July 4 breather

We hope you’re reading this from a hammock, surrounded by beautiful or nubile admirers who are feeding you dainties while they grill your lunch. Good for you. A nice little break in the middle of the week is always good for your mental health.

And, if today finds you at work, that’s good too. Maybe not for you, but certainly for us. Because what you are doing and where you are doing it is probably good for our health, safety and security. Even if we can’t see you.

Most media outlets find that readers, listeners and viewers drop off on holidays, which makes sense. So we are saving the good stuff for tomorrow, July 5, when lots of us will be back to work. Enjoy today and check it out tomorrow.

Happy holiday. Check this space tomorrow.



By Jack Moore

In the fairy tale classic Snow White, the evil queen creates a sorcerous concoction to poison the apple she gives to the unwitting princess. But Listeria monocytogenesis, dangerous bacteria more commonly referred to as listeria, could be a simpler explanation, according to Life’s Little Mysteries, which provides the “science of fairy tales.” Listeria can reside in a variety of foods, including apples. Last fall, more than a dozen people were killed in an outbreak traced to contaminated cantaloupe.


TSP numbers bounce back in June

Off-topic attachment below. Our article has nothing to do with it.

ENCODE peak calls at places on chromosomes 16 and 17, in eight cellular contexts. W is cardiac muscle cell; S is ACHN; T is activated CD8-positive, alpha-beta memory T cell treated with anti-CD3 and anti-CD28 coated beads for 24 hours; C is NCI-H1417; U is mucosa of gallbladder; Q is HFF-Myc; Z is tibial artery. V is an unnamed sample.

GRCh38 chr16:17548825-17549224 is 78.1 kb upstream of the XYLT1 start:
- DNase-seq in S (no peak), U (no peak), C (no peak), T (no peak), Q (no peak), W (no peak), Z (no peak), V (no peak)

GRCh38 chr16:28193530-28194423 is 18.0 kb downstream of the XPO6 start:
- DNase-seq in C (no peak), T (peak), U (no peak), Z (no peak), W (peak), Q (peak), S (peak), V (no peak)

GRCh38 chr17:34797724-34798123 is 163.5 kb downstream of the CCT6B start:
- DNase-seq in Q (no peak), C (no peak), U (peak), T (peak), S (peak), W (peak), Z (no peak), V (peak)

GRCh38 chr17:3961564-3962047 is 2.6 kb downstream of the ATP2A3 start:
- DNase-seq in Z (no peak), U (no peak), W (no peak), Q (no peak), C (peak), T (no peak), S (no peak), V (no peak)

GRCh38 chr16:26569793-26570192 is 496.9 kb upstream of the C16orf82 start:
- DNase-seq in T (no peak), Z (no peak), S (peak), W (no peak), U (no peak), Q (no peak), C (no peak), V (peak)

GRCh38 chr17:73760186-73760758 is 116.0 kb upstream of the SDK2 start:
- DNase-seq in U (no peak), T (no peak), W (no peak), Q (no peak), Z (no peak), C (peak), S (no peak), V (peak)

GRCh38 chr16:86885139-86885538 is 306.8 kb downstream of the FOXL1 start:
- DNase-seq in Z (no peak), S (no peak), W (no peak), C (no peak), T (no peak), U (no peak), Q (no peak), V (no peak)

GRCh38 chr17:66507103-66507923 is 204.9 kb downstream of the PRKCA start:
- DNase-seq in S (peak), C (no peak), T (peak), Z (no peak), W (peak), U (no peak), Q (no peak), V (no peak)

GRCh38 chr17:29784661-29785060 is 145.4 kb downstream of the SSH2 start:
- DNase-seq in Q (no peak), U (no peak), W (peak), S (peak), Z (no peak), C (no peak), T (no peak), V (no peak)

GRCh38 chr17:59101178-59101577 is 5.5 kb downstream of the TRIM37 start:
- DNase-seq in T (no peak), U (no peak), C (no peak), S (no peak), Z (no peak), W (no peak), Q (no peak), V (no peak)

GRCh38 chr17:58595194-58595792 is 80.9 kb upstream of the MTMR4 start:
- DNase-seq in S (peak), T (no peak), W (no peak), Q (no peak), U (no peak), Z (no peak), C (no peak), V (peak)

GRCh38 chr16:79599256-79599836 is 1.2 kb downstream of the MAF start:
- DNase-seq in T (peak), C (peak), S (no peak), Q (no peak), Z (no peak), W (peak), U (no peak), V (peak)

After several months of declining numbers, the Thrift Savings Plan figures began to climb through the month of June, with all 10 funds reporting numbers in the black. In May, only the G Fund and the F Fund ended the month on the positive side of the ledger. A month later, though, all 10 funds were posting positive returns.

Agency performance reporting lags under wasteful spending initiative
A report by the Congressional Research Service finds agencies are not listing high-priority goals and regularly updating performance information online as directed by a June 2011 executive order. The order is part of the administration’s broader initiative to increase accountability and cut wasteful government spending.

House bill restores mass transit subsidy
Rep. Nan Hayworth (R-N.Y.) introduced legislation to extend the mass transit tax break that expired at the end of 2011. The subsidy would allow commuters to deduct up to $230 a month for mass transit expenses incurred getting to work. That tax break dropped to $125 per month in 2012.